does anyone have any contacts in the escalation dept at Aurora?
any help would be appreciated

Once again the poor and the middle class must sacrifice so that the oligarchs can maintain power and their over the top life styles.

This whole thing is absolute madness. What’s lost in the conversation is why people end up defaulting in the first place. My wife and I are self-employed plus we had an income stream from a commercial property in which we’re tenants-in-common. The recession cut our income by more than two thirds.

While the causes of the recession can be traced to many sources, the primary culprits are the banks themselves, and the depth of and breadth of the downturn were hugely exacerbated by the banks’ conduct after they knew that the bubble would burst.

The way I see it is that unless you’re talking about speculators who purchased homes only to flip them, or you’re talking about second or third homes, nobody should be kicked out of their residence because the recession destroyed their income. That would be the only fair thing to do, and if it negatively affects the banks, well, they had their big party, didn’t they? They took home the money from their schemes and then used government bailouts to pay even more bonuses.

I find it hard to see how we tolerate the complete lack of morality in the banking business. Aren’t these people supposed to be mindful of contributing to the general health of the economy while making fair profits? Paul Volcker, not exactly a raving liberal, even said he sees no value to the economy at large of the Wall Street schemes, even if they hadn’t crashed it. It’s simply fraud, legal or not. These folks are lousy Americans. They insist it’s their God-given right to create these casino gambling schemes where they’re always playing with someone else’s money and for them it’s heads, they win, tails, we lose.

A reporter appearing on NPR who has had personal dealings with the traders and hedge fund managers was asked if they “got it,” did they understand the incredible pain they caused. He said a few did, but many did not. They live in their own separate worlds where the concerns of “regular” people are simply not relevant. Vanity Fair had an article on this new “ruling class” where they quoted the wife of one of these geniuses complaining how hard it was to make ends meet on her husband’s annual salary of ten million dollars.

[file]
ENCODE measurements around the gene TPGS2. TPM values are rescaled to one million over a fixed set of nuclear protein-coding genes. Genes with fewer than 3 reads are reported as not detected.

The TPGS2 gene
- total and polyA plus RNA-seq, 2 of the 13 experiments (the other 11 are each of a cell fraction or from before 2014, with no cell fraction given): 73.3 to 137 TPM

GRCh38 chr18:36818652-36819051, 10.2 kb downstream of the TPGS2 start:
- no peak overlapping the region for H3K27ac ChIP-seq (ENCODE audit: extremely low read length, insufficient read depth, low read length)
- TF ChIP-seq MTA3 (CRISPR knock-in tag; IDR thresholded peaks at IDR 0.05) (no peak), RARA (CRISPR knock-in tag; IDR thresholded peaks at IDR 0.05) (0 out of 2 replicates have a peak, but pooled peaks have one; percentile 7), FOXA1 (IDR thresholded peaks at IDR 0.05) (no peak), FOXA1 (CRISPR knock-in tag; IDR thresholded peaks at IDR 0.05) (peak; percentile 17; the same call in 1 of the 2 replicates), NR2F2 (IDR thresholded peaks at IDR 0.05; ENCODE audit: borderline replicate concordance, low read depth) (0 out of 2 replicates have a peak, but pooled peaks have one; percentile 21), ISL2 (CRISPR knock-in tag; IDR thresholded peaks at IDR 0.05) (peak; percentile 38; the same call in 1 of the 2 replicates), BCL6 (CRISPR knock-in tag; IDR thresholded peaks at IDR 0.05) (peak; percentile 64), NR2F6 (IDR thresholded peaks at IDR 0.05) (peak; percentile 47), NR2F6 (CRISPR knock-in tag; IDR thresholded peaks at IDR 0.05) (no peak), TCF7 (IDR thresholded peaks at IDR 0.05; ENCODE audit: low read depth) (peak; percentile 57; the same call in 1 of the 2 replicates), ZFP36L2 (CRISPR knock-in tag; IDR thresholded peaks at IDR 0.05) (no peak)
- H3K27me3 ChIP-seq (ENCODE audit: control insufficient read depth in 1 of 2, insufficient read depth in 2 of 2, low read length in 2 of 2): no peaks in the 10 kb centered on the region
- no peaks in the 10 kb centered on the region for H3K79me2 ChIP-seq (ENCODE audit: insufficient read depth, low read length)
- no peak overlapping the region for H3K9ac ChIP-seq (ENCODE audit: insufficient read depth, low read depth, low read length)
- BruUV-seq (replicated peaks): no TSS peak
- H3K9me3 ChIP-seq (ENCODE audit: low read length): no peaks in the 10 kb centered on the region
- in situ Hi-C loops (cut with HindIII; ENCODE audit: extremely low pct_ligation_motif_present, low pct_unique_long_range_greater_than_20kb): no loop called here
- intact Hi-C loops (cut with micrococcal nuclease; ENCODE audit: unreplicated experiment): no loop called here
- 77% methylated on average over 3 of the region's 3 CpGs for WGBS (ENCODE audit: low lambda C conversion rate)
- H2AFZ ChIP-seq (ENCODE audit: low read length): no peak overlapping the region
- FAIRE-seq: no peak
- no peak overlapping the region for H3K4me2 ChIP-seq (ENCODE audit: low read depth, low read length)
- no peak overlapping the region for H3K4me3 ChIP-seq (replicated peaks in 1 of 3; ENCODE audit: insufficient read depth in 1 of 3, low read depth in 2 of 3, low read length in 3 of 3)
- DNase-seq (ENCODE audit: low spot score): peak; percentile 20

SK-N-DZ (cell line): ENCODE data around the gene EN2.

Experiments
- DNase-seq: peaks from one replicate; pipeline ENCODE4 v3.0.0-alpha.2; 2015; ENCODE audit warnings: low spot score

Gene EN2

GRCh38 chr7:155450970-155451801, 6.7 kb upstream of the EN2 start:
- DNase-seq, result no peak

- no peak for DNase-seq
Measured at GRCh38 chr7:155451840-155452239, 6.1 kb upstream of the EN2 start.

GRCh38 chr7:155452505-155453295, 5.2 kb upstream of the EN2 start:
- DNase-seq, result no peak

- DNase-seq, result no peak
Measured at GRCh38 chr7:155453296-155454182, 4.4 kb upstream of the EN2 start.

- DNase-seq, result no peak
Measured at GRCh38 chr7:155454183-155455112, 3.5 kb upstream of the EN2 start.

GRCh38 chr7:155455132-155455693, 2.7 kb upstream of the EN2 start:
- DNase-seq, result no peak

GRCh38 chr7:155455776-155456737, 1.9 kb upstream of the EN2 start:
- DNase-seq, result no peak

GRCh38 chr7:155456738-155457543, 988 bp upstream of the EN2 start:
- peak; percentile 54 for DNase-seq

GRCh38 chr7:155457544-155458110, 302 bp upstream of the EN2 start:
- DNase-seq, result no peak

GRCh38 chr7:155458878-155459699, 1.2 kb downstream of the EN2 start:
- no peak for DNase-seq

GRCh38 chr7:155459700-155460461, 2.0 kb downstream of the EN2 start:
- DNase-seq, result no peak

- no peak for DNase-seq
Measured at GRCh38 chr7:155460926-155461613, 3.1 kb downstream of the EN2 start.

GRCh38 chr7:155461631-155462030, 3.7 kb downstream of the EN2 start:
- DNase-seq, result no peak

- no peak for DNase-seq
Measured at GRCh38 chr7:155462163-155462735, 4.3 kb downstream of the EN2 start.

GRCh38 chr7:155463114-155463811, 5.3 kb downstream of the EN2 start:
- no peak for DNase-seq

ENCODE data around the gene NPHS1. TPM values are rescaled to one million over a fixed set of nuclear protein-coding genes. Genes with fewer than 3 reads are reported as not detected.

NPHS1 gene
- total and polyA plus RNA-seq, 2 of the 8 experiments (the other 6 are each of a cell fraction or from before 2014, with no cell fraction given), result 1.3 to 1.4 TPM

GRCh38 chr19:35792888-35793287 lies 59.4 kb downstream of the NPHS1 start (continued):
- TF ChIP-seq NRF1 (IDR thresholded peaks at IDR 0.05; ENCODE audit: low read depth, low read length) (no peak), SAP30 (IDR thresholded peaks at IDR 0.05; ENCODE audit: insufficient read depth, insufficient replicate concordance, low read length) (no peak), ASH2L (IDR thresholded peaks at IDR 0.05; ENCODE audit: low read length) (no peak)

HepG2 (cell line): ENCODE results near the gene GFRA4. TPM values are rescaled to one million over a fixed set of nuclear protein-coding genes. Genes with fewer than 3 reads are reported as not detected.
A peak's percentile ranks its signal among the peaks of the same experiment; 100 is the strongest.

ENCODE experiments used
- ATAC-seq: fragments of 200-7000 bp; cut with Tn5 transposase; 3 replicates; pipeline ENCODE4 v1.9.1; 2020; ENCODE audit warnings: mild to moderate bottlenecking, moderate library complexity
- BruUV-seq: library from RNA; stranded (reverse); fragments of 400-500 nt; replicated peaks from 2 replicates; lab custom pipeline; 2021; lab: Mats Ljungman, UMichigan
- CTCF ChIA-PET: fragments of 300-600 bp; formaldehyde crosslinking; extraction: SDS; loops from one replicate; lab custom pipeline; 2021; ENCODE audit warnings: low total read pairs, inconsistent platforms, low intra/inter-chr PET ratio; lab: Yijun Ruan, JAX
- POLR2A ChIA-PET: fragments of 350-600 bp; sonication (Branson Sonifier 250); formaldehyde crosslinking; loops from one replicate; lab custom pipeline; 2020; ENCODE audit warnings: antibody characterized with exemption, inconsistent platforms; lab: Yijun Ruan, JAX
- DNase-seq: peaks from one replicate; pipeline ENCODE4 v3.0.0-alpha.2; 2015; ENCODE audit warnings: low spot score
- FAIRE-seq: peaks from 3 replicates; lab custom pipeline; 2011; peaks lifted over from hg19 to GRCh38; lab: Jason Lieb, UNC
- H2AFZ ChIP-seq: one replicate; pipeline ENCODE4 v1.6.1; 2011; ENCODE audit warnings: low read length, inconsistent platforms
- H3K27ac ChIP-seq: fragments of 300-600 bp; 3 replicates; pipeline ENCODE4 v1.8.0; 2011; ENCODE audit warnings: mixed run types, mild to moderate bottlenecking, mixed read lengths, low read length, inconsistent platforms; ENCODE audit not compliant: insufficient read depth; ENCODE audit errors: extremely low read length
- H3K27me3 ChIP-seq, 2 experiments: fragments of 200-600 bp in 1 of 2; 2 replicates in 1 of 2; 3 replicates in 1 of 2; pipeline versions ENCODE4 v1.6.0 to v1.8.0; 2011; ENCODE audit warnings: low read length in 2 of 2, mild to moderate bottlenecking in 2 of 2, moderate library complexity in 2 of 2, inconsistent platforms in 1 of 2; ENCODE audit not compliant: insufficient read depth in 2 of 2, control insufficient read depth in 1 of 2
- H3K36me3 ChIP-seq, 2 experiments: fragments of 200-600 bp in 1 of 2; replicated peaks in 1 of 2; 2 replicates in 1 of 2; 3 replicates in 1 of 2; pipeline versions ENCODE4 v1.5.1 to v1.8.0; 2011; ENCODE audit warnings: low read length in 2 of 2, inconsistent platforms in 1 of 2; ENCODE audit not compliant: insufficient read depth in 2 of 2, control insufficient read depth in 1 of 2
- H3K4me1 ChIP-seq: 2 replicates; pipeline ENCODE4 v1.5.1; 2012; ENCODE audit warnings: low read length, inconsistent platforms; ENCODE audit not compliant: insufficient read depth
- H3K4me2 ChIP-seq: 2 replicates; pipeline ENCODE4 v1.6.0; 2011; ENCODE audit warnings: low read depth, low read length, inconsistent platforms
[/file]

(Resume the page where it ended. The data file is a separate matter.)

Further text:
And not to inject partisan politics into this, but if you really look at the Republicans’ policies, really look and ignore the “jobs, jobs, jobs” nonsense they spout for the cameras you’ll see that they represent this ruling class, not the interests of the great majority of voters who put them into office. Even the Democrats, perhaps to a lesser extent, but nonetheless, are subject to being corrupted by Wall Street cash.

When are we going to take our country back, not like the faux-populist Tea Party dupes and cynics, but like the decent, compassionate and fair-minded people we used to be?

This article is part of an ongoing investigation:
Foreclosure Crisis

Foreclosure Crisis: Banks and Government Fail Homeowners

Banks and the government have fallen short in helping homeowners in danger of foreclosure.

The Story So Far

Systemic failures at the country’s banks and mortgage servicers have exacerbated the most severe foreclosure crisis since the Great Depression, and government efforts to limit the damage have fallen short. ProPublica created an unrivaled database of homeowners who have faced foreclosure, opened a Facebook page to encourage homeowners to share their stories, wrote profiles of some of them, and incorporated their experiences into our reporting. We also provided a comprehensive rundown of the numbers behind the crisis.